The United Methodist Church leaders who announced a historic agreement last week — splitting the nation’s largest mainline Protestant denomination along the divide of beliefs on sexuality — hope to avoid that fate.
“In any mediation, you always ask the mediation participants: ‘What is the alternative? Do you want scores of lawsuits?’ ” said Kenneth Feinberg, the prominent negotiator who brokered the separation agreement. “Hiring and retaining and paying lawyers and becoming involved in years of litigation? That alternative was so uninviting that it provided leverage for successful mediation.”
The plan formulated by 16 United Methodist leaders — liberal and conservative, and American, African and Asian — must be voted on at the church’s general conference in May, and it needs worldwide approval to pass. Its drafters and many others in the denomination expect that it will garner enough votes.
The agreement offers concessions to many groups. A new “traditionalist” denomination would spin off from the United Methodist Church and get $25 million of the denomination’s funds — in exchange for dropping all claims to other church assets, such as church-run charitable organizations. The United Methodist Church would remove rules that ban same-sex marriage and LGBT clergy, while the new denomination would continue adhering to its biblical interpretation that homosexual conduct is a sin.
The United Methodist Church has been one of the last nonevangelical Protestant churches to forbid same-sex marriages.
Under the agreement, individual congregations could vote to leave the United Methodist Church, taking their buildings with them. Or an entire “annual conference” — the church’s term for a regional body, such as the Baltimore-Washington Conference that includes the D.C. area — could vote to join the traditionalist denomination.
Feinberg volunteered to broker the Methodist agreement pro bono, drawing on his experience negotiating agreements and apportioning out funds to victims of tragedies including the Sept. 11, 2001, terrorist attacks, the Boston Marathon bombing and mass shootings. He said in an interview that United Methodist leaders discussed options for keeping the church together and decided at their first meeting that the task was unworkable and that they would instead focus on a fair separation. They spent the next six months working out the terms.
“Once that decision was reached, the mediation became effectively a secular mediation,” Feinberg said. The conflict wasn’t theological anymore. It was about who got how much of what.
While Feinberg conducted closed-door meetings in Washington, much larger groups of Methodist pastors were gathering across the country to debate other plans that could be brought forward at the May general conference.
The Rev. Adam Hamilton, the senior pastor at the nation’s largest United Methodist church (Church of the Resurrection in Leawood, Kan.), led a series of those meetings. This week, he praised the separation plan as a work of good bargaining: “In any kind of negotiation like this, nobody thinks it’s a perfect plan. Nobody is 100 percent excited.”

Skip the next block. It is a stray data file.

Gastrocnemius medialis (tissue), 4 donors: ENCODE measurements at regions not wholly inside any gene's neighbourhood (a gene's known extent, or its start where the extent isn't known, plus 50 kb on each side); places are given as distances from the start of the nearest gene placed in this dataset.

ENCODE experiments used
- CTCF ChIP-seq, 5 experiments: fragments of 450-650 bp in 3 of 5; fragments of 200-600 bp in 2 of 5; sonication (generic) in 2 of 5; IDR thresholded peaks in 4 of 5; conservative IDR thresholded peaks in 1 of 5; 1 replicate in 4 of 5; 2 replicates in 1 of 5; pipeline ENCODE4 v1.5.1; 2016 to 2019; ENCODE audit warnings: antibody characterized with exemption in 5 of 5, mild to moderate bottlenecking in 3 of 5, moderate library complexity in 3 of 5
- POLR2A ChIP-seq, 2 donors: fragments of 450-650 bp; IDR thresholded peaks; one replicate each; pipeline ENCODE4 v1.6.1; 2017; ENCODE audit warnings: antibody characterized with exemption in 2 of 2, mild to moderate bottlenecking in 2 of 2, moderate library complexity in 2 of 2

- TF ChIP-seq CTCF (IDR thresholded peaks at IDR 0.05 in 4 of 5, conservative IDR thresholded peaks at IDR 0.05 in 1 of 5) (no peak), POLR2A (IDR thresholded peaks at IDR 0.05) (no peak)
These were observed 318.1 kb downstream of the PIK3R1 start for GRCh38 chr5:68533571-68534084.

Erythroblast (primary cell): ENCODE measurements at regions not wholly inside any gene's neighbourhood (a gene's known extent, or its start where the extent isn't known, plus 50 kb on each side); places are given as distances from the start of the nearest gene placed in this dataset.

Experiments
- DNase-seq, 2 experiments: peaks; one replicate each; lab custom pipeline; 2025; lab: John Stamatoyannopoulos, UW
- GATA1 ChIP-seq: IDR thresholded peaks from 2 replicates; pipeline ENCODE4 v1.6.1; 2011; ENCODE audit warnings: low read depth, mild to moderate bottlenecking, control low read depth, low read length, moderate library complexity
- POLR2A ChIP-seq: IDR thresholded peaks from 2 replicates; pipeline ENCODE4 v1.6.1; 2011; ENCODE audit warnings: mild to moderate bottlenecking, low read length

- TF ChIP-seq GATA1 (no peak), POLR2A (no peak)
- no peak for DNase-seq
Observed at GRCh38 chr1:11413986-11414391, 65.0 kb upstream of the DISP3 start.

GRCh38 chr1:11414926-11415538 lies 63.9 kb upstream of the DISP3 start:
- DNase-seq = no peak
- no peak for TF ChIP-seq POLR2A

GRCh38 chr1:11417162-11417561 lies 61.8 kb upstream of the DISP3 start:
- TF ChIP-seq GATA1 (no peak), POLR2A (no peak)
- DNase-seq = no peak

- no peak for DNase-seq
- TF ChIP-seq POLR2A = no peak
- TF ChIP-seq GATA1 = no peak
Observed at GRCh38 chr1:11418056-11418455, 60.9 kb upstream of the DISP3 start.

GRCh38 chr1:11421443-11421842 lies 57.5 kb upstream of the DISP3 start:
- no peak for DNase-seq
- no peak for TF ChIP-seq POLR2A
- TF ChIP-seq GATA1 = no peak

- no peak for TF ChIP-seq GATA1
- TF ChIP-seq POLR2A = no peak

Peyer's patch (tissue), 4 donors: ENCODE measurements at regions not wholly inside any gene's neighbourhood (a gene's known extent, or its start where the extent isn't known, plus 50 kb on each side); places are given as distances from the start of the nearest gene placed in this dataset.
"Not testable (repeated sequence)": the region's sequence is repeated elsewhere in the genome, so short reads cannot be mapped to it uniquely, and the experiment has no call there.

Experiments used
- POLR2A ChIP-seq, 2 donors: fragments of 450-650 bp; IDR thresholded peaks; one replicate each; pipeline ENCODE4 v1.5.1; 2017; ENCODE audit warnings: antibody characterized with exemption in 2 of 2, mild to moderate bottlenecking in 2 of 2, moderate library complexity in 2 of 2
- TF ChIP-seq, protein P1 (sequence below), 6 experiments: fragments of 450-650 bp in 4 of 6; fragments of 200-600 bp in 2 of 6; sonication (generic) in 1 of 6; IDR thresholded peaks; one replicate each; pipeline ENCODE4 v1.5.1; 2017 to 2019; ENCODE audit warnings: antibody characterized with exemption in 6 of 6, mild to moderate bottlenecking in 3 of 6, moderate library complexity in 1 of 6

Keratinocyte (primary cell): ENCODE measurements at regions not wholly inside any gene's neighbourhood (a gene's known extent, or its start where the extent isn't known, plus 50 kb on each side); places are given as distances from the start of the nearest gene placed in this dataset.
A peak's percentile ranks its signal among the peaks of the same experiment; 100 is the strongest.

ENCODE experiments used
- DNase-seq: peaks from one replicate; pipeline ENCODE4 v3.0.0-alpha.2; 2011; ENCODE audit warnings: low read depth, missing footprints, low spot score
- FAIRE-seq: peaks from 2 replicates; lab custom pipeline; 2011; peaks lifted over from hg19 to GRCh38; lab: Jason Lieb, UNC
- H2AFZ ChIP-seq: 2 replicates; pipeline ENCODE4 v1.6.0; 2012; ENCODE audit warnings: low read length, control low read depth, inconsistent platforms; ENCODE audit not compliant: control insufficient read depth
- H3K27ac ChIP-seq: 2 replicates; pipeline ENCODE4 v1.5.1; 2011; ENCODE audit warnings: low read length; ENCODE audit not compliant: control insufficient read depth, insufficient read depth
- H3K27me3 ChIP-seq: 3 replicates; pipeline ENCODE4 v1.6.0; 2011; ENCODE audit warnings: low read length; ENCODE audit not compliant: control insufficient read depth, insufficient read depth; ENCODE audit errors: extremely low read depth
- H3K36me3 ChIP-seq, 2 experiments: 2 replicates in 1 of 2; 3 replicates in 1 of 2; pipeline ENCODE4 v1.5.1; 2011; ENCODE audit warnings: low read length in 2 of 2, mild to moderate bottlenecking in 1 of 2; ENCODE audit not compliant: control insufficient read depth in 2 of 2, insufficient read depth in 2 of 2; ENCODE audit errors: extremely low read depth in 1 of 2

An important goal that he heard from many pastors, which he believes this plan would achieve, was to avoid a huge wave of individual churches voting on whether to remain United Methodist. “Nobody likes the idea of local churches having to vote because it potentially divides the church. If you have a vote, and it’s 45 percent to 55 percent either way, you have a deeply divided church,” he said.
Under the separation agreement, Hamilton believes that most annual conferences in the United States will remain with the United Methodist Church. A segment of the local churches in those annual conferences will vote to leave for the traditional branch. “My hope is that most local churches are not having a vote,” he said.
Even if most local churches never vote on the issue, and even though the agreement is designed to let those that leave take their property with them, lawyer Daniel Dalton says those churches ought to be consulting attorneys, anyway.
“You’re not going to see what happened in the Episcopal church or the Presbyterian Church (USA), where you had decades of litigation going on,” said Dalton, who has represented churches in the disputes in both of those denominations and said he has been hired by at least a dozen United Methodist churches.
Churches might find that their title documents suggest property is owned by the denomination, or that they haven’t updated their legal documents in decades, since before the United Methodist denomination came together in 1968. They’ll need to have a clear title if they ever want to sell their property, Dalton cautioned.
He said churches should also check their governing documents, to see how they define who is a member and who can vote in a congregational election, before a potential separation vote.
And churches get a lot through their denomination — including health insurance coverage for their employees, tax-exempt status with the Internal Revenue Service and more — which they will need legal help replicating if they leave the United Methodist Church.
The separation plan now rests in the hands of delegates to the May meeting. Feinberg said he hopes they will adopt what he helped hammer out in Washington.
“This is a huge church, and the United Methodist Church plays a very important role in our country’s heritage and in our country’s sense of self and what the country stands for,” he said. “I think resolving a church conflict without litigation, satisfactory to all church followers, is in the public interest.”